Letter to the Editor: Lake George Land Conservancy’s Latest Acquisition Will Benefit Community

Written by Tom Hall, LGLC Vice President of Conservation
Published in the Lake George Mirror, February 2020 issue

To the Editor:

Re: Lake George Land Conservancy Purchases Trout Lake Uplands

As a member of the Board of Directors of the Lake George Land Conservancy (Conservancy) and as Chair of its Conservation Committee, I am pleased to spread the news of the Conservancy’s recent acquisition of a 212- acre parcel of forestland in the Lake George Watershed. 

The property – known as Twin Pines – is located in the Town of Bolton on the north end of Trout Lake adjacent to state-owned Cat and Thomas Mountains. The Conservancy is now in the process of adding a Conservation Easement to the property that will guarantee the land remains in its current forested condition forever. This is not the Conservancy’s first land purchase and it certainly won’t be our last, but the Twin Pines purchase is particularly noteworthy because of the land’s outstanding conservation value. 

For instance, the protected land will permanently conserve 20 acres of high quality wetland and will help to conserve the water quality of Trout Lake as well as one of its tributaries. More to the point, the protected land will help to sustain Lake George’s renowned water quality which is the core mission and #1 objective of the Conservancy. But there’s more. Given its location, the Twin Pines property will one day provide alternate pedestrian access to Cat and Thomas Mountains and will be instrumental in enabling the Bolton Hub Initiative to become a reality on the landscape.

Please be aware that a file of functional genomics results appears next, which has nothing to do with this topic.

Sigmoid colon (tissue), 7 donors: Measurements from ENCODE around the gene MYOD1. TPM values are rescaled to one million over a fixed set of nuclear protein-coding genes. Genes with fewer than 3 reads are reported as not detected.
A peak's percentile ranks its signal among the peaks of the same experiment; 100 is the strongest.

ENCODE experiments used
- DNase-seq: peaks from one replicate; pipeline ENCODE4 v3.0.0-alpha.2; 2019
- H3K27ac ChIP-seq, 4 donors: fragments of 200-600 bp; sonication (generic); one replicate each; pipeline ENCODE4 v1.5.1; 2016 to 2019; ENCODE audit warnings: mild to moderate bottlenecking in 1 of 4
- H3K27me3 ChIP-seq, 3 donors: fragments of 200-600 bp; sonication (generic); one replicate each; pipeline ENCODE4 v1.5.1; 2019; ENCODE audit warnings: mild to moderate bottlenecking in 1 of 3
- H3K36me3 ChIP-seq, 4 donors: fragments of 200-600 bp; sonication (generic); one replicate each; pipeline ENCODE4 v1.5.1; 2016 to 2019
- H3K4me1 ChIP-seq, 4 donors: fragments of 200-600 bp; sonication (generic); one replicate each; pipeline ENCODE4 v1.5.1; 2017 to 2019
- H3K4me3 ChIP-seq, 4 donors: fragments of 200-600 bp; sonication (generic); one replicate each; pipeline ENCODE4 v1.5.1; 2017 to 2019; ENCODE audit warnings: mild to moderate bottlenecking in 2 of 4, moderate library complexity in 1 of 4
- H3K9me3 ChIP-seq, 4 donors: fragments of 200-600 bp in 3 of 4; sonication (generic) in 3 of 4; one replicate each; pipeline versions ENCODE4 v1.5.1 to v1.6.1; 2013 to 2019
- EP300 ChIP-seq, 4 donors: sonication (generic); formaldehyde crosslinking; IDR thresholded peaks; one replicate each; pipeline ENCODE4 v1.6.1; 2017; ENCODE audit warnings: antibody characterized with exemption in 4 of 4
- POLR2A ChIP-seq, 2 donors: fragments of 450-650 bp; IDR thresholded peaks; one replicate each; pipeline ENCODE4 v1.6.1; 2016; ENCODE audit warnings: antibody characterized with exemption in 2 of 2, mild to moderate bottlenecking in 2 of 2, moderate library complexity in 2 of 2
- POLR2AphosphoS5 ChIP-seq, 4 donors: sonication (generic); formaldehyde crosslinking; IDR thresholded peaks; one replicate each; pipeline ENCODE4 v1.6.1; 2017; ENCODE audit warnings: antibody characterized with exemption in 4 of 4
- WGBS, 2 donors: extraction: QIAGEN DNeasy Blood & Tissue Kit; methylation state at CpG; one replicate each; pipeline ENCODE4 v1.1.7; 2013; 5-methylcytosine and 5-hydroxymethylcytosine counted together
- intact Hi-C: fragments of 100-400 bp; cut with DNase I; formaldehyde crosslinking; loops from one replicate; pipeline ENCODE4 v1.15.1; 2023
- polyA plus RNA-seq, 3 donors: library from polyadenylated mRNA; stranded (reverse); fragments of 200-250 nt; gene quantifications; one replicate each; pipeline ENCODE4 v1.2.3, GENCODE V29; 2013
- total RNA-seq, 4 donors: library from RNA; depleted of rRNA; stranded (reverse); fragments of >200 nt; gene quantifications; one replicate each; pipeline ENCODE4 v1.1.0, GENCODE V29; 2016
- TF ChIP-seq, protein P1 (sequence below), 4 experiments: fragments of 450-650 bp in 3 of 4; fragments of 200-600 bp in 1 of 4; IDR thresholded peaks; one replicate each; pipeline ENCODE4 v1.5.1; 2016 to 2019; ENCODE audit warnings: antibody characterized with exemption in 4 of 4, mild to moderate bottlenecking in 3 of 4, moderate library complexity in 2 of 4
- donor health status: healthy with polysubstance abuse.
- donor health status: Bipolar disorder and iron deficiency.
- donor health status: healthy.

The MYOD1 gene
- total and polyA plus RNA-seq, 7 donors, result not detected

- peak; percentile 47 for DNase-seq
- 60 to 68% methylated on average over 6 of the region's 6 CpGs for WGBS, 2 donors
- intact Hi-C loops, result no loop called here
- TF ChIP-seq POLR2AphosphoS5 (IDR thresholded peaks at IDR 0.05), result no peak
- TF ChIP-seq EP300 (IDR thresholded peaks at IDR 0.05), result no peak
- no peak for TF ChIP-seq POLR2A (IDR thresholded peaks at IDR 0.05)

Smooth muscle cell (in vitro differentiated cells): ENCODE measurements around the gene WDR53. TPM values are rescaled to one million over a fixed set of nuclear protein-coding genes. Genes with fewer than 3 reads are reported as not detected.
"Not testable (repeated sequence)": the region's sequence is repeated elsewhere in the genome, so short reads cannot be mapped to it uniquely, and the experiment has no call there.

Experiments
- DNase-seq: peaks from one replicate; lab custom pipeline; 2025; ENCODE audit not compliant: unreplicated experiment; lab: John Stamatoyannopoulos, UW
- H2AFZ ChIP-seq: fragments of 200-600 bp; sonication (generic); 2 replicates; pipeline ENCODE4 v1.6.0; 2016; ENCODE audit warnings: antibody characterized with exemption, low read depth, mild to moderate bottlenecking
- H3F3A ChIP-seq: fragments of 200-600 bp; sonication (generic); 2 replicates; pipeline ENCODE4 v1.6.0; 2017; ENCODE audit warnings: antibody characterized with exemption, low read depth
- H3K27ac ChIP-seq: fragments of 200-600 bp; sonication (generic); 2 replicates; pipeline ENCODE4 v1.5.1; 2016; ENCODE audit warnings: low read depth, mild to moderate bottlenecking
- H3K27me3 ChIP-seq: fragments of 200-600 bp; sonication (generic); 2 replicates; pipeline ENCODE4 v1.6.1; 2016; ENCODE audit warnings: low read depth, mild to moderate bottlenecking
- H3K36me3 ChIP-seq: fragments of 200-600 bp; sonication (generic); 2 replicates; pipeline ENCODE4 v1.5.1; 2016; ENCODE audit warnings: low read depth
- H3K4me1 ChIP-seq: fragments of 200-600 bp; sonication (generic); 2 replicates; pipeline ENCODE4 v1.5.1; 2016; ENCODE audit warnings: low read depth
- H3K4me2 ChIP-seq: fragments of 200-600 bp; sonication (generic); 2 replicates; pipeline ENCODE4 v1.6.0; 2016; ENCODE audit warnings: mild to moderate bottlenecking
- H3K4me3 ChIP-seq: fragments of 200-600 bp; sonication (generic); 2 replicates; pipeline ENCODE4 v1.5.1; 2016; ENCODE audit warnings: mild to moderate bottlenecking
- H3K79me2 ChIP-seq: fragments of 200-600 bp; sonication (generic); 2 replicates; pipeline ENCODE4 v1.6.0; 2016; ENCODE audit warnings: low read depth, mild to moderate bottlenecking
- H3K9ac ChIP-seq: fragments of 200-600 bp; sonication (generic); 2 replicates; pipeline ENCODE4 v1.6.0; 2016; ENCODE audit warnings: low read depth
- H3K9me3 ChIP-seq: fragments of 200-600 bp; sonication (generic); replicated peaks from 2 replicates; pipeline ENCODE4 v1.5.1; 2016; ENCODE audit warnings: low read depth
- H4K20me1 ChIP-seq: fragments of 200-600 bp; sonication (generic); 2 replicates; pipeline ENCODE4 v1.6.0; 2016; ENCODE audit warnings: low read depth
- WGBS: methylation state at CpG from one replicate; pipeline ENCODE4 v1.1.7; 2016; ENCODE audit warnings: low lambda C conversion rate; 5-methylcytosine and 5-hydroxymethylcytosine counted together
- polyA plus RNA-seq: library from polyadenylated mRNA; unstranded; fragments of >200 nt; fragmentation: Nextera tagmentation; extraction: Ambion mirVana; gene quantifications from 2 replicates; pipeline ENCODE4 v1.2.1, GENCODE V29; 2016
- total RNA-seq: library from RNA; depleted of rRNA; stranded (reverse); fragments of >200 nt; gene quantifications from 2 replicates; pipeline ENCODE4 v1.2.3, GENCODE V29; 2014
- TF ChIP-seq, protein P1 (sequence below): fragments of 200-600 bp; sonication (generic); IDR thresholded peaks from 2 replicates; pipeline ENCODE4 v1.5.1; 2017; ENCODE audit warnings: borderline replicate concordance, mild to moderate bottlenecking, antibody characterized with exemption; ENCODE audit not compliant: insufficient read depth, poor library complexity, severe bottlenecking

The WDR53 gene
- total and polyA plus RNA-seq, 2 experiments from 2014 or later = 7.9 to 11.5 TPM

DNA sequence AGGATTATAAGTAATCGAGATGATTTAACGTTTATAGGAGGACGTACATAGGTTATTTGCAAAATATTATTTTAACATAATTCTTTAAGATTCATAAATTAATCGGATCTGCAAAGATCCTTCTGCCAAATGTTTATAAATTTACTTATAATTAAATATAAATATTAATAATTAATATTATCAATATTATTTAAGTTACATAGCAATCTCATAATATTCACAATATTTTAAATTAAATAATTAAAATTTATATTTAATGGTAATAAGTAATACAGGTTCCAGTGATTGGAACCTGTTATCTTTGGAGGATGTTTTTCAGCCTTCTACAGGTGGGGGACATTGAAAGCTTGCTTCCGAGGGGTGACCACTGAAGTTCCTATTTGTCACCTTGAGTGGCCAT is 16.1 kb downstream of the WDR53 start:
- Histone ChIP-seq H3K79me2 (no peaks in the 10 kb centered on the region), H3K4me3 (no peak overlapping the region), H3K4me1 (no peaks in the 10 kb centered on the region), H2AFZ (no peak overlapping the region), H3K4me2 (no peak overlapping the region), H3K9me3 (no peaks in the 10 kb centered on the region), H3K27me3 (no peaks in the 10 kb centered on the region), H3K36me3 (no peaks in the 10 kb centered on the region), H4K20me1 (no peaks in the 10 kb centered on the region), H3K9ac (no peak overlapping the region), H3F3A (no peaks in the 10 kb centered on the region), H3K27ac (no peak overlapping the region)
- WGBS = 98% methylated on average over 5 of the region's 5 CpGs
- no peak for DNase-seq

These collateral benefits will extend to the local community and the recreating public for years to come. Our sincere “thanks” goes to the McGurl family, the former landowner, for enabling these excellent outcomes to happen.

In many ways, the Twin Pines acquisition is the perfect “poster child” for distinguishing the Conservancy’s contribution toward creating an enduring and resilient natural landscape around the waters of Lake George. There is also a very satisfying and reproducible pattern to these efforts: first, identify land and water systems that are under stress; then, within these stressed areas, identify lands that have important conservation value; next, engage willing landowners; finally, negotiate purchase prices based on fair market valuations.

Over time, the results are numerous and now include the French Mountain tract (315 acres), the Schumann Preserve at Pilot Knob ( 223 acre), The Pinnacle (73 acres), Cat and Thomas Mountains, Pole Hill Pond and Anthony’s Nose, to name a few. Even more important, the collective total of conserved lands is in excess of 11,500 acres.

Throughout my 5 year tenure as a Board Member, I have been continually impressed with the performance and success of the Lake George Land Conservancy. I am also proud of its achievements as a partner in the collaborative effort to protect and conserve the health of the Lake George ecosystem. With several projects “in the pipeline”, the prospect for continued conservation success appears promising as we continue the business of “protecting the land that protects Lake George”.  


Thomas Hall
Diamond Point